...i am going to follow this, ilove taking auto pictures, but im not sure on if my cameraisnt good. or i need different lenses. Its a canon 20d. Any help would rock...
Personal experience(Canon user) if you're on a budget the best DSLR body would be a Canon 7D for motorsport and automotive photography. Its not a full frame camera, crop sensor of x1.6, however it has pretty much got one of the best autofocusing systems on the market(19pt focus). Plus the x1.6 zoom helps to reach out further with a telephoto lens to far off parts of the track that normal full frame camera's(5D) could not achieve. The 7D also comes with a built in flash, strong weather seal body and the ability to be paired with a greater variety of lens over the more expensive full frame cameras. My eq is Canon 7D, 50mm F1.8 for details, 24-70mm F2.8 pit work, 18-135mm F3.5-5.6 for panning and long shots. Also the 70-200mm F2.8 is a great lens.
I like this, I always use Speed Hunter as examples in school ..... It teaches a wide variety of things .... I'll catch my self saying "i didnt know that" From what I've herd Nikon and Canon are the ones to go for so I ended up with Nikon and its true, if I would of bought a "digital" camera I would of made a mistake... GOOD JOB!! keep it up ....BTW im going to need one of those camera straps to replace mine ;)
Paddy, I have a Rebel XTi (350D), an was wondering what body you recommend. I've been shooting for about 3 years now and I cant decide whether to go with a top of the line APS-C sensor camera (7D) or a "cheaper' Full Frame DSLR (6D, 5D II)
I've been shooting with a Nikon D90 for the past 2 years, self taught. Car shows, races, toys, whatever I can find that's car related, I'll shoot it. Just shot my first official photo job at the Honda Grand Prix of St Pete. I look forward to this guide series. There was a guide that DSPORT made last year (not sure if it's finished or not) that I have, but I always want to learn more. Always good to compare different techniques. Thank you for this.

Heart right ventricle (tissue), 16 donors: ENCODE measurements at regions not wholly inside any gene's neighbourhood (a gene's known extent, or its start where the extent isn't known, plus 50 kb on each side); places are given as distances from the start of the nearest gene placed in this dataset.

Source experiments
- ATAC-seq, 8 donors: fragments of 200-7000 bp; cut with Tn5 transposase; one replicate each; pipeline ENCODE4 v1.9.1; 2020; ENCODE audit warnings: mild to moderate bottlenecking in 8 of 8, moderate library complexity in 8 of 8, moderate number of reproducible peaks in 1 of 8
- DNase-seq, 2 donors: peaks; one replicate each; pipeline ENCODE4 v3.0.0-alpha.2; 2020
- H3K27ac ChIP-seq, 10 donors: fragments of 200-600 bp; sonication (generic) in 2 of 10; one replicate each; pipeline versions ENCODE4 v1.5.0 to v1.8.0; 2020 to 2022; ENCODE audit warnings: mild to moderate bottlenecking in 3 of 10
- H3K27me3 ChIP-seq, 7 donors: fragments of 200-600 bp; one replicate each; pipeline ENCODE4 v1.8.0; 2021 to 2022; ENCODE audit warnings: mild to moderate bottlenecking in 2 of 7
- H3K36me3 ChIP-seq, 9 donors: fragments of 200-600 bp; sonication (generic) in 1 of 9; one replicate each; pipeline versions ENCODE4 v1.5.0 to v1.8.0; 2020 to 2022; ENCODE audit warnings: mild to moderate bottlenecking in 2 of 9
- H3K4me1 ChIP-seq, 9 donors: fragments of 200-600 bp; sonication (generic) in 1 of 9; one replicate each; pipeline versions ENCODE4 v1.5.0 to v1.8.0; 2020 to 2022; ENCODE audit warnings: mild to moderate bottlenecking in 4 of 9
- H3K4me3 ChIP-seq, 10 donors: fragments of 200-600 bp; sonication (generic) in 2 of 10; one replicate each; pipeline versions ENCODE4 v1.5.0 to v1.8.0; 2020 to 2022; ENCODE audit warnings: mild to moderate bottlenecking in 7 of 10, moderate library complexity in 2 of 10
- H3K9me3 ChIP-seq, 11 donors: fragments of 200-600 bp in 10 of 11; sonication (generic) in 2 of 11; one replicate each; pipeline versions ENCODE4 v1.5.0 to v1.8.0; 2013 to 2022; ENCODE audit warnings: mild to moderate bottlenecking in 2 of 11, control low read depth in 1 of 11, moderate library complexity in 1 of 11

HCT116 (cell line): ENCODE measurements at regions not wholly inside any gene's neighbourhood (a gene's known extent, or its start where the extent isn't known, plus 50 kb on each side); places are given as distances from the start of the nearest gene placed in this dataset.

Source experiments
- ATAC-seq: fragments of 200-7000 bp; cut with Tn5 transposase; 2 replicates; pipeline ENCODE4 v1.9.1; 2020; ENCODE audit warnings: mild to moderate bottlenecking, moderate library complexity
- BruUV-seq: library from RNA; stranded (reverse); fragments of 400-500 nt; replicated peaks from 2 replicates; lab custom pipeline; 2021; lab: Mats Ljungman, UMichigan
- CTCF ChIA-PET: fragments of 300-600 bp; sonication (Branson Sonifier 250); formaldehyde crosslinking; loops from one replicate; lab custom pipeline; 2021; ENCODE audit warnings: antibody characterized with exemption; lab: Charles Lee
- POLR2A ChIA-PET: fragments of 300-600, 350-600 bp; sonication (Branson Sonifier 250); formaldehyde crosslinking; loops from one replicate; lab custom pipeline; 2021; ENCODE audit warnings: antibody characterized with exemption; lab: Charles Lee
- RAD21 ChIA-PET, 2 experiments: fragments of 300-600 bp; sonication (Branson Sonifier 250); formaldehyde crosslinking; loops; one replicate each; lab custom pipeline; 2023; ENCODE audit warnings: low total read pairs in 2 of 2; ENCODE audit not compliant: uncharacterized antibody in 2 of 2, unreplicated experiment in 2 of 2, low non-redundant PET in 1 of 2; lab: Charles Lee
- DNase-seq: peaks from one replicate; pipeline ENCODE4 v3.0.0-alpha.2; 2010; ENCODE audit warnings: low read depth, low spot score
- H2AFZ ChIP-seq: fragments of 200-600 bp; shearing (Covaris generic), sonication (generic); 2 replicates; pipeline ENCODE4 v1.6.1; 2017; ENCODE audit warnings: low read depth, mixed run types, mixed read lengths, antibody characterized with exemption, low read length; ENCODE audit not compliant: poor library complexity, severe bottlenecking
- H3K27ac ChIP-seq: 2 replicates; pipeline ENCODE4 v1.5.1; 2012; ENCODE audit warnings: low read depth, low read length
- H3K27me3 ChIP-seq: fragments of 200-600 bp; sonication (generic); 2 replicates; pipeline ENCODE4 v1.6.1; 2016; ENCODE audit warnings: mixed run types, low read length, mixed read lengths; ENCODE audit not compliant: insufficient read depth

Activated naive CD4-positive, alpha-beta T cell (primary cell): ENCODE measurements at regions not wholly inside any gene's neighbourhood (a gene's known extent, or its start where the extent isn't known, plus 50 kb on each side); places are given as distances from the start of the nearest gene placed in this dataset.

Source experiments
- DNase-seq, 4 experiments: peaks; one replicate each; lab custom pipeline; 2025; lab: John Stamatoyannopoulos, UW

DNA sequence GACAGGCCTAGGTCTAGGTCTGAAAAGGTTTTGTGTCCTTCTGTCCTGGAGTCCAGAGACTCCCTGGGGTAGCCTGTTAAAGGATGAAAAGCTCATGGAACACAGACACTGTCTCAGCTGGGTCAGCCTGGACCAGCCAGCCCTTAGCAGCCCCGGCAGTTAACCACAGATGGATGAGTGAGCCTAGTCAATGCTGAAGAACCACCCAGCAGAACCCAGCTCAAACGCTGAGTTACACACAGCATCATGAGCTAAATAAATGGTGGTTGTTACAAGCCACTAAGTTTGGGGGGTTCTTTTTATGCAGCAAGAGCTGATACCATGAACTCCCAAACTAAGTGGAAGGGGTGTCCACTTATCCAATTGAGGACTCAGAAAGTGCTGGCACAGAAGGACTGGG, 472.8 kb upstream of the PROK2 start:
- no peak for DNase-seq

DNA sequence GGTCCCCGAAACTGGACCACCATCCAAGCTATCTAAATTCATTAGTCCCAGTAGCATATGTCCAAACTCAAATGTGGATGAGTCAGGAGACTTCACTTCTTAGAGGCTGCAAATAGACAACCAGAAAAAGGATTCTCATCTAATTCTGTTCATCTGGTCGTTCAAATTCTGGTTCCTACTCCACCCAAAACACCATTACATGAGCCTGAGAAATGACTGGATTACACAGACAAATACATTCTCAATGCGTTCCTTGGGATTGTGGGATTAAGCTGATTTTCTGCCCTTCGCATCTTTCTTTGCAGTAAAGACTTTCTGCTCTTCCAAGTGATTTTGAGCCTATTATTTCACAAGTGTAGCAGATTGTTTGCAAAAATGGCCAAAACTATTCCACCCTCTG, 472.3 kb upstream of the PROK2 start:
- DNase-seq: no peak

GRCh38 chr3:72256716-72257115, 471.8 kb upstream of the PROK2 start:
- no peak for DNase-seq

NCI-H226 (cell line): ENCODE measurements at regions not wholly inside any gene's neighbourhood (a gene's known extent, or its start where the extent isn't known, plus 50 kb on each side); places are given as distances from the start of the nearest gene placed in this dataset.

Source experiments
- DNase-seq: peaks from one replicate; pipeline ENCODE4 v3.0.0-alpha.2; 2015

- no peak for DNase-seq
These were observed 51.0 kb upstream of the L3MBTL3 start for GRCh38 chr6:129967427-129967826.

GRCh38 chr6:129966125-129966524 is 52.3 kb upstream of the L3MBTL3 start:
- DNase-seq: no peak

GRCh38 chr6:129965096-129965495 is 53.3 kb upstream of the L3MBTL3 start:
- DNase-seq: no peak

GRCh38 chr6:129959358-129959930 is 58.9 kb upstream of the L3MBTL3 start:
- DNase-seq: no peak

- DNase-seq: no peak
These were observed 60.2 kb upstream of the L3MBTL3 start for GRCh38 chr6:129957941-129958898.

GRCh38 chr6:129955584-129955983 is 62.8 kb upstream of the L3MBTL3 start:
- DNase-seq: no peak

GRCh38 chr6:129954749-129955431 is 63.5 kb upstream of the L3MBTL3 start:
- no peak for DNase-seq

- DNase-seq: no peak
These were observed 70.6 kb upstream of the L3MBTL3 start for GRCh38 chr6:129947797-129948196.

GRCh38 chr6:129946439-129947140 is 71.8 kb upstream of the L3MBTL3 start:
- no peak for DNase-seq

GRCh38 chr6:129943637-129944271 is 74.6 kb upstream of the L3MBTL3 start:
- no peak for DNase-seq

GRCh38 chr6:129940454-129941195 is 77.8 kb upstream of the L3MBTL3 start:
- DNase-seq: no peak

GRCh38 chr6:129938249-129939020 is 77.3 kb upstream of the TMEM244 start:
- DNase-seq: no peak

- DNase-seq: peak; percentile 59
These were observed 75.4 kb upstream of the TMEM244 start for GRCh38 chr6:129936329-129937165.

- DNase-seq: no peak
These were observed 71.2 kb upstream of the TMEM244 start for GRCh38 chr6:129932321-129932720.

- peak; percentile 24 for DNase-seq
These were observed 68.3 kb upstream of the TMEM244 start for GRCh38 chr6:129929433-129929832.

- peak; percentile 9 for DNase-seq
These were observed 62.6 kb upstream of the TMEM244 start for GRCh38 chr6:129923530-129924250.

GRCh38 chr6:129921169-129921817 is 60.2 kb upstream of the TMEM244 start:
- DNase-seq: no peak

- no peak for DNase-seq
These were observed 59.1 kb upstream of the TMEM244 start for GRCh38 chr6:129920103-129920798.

Paddy, great write up. I have been wanting to get into the photography world for a long time now and this article has made me start towards buying a dslr. I have found a Canon Reble XT. It comes with a good amount of accesorries etc. Would that be a good camera to start off with? Someone please help me. Thanks.
Had a gig shooting a two day dance show a while back. Day one my 5D2 broke, then later in the afternoon the 1D2n started messing up as well. Shot day two entirely with a Rebel T3 sans issue.
There are exceptions to everything, but just because it isnt a pro body doesnt mean its worthless. If I lost all my gear tomorrow and wasnt shooting for a job, I'd rock the cheapest body I could find in good condition and pair it with a decent normal prime like sigma 30 1,4 or a canon 40mm 2,8 or even the fantastic plastic 50 1,8 .
Thank you Paddy, I'm looking forward to this series. I have a Nikon D3100 that I love taking to car shows/races and other events, and I'd like to be able to use it more effectively (especially in relation to cars).
I picked up a Nikon D80 and a 18-70mm 3.5 about 2 years ago and been out as much as a can ever since. Paid £250 and it has been great for learning with and understanding how to shoot at events and shows.